Choosing the right playlist for a workout or run can be motivating, especially when we've convinced ourselves that we're not mentally prepared for it.
Now, a new study backs up this claim - with researchers finding that when we self select a playlist and listen to it - perhaps via the best workout earbuds or best running headphones - even if we're mentally fatigued, the music can reverse how we feel and make us perform slightly better.
The study by researchers at the University of Edinburgh looked at how 18 runners performed when they did and didn't listen to music after completing a demanding task. Half of the runners took part in interval running, whilst the other halt took part in a 5km time-trial.
Interestingly, both sets of runners saw improvements in performance when they were listening to music - with researchers believing that music gives people an 'altered perception of effort'.
The runners were allowed to self-select the music they listened to, with popular choices including the hits Addicted To You by Avicii, Run This Town by Jay-Z), Power by Kanye West, No One Knows by Queens of the Stone Age and the ever-popular Eye of the Tiger by Survivor.
The study, published in the Journal of Human Sport and Exercise (opens in new tab), found that those who took part in the interval training and were mentally fatigued before, performed slightly better when they had chosen their own music. Meanwhile, the same improvements were seen with the 5km timed runners.
Dr. Shaun Phillips, of the University of Edinburgh’s (opens in new tab) Moray House School of Education and Sport said: “Mental fatigue is a common occurrence for many of us, and can negatively impact many of our day-to-day activities, including exercise. Finding safe and effective ways to reduce this negative impact is therefore useful.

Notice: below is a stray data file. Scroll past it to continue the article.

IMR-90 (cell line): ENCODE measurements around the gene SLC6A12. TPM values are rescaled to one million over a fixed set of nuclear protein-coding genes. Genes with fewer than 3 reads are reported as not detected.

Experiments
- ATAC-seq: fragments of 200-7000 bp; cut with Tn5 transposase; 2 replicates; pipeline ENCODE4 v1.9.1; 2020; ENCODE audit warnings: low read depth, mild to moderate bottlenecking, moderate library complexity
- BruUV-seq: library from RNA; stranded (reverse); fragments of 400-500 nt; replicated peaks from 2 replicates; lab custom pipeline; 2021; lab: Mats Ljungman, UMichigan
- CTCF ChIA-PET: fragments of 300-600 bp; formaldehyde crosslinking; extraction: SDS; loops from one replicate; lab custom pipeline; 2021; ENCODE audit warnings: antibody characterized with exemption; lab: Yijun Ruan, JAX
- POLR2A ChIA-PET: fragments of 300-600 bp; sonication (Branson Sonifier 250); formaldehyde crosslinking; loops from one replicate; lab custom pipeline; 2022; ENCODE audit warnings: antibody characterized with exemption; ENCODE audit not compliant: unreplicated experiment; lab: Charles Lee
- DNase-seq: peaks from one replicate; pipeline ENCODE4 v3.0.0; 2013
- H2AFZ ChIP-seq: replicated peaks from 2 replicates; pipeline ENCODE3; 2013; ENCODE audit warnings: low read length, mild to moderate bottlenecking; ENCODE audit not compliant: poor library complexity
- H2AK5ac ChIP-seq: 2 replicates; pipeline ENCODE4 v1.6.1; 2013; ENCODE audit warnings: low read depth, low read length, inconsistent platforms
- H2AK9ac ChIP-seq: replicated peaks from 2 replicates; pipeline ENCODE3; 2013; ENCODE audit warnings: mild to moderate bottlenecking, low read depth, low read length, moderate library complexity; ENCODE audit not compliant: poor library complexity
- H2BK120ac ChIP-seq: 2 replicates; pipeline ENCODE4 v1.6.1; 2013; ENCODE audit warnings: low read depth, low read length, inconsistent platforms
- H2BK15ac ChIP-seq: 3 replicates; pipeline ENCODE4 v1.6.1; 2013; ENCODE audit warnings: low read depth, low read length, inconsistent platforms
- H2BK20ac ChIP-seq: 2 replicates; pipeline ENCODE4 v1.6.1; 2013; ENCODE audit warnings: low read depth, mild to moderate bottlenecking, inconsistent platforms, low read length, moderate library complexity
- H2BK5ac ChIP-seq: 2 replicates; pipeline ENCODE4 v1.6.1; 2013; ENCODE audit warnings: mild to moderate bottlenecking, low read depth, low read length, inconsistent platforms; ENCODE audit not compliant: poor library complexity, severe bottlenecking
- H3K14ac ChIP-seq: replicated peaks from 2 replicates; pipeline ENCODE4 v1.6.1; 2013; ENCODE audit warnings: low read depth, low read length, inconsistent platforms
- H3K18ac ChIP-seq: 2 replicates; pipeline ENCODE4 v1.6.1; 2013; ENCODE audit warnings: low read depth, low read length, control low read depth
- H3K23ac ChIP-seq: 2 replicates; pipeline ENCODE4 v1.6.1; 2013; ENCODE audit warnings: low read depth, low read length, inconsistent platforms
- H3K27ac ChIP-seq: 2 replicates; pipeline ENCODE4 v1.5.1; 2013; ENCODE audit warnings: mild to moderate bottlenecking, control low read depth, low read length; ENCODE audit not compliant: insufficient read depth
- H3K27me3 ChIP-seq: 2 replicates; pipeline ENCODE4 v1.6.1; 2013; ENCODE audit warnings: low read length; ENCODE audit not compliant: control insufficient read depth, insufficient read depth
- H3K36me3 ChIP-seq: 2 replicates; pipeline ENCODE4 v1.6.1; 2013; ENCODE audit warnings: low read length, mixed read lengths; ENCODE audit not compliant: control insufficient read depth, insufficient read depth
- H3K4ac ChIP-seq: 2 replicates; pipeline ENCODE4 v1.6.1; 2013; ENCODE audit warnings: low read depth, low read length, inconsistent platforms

“The findings indicate that listening to self-selected motivational music may be a useful strategy to help active people improve their endurance running capacity and performance when mentally fatigued.
“This positive impact of self-selected music could help people to better maintain the quality and beneficial impact of their exercise sessions.”
If you're not sure what playlist works for your run or workout, take a look at our list of the best workout music. Also, a good rule of thumb is to try and stick to a tempo that has a range between 120 to 125 BPM for a jog and 140 to 145 BPM for a faster run. You can use a site such as songbpm.com (opens in new tab) to find suitable tunes.
Sarah is a freelance journalist who writes about fitness and wellbeing for the BBC, Woman&Home and Tech Radar. During lockdown she found her love of running outside again and now attempts to run around 50 miles a month. When it comes to other fitness, she loves a sweaty cardio session – although since she’s been working out from home she’s sure her downstairs neighbors aren’t too happy about it. She also loves to challenge herself - and has signed up to do hiking holidays, intense bootcamps and last year she went on her dream activity holiday: paddle boarding around deserted islands in Croatia. On her rest days, she loves to recover with a simple yoga flow session – the perfect antidote to her active fitness schedule.
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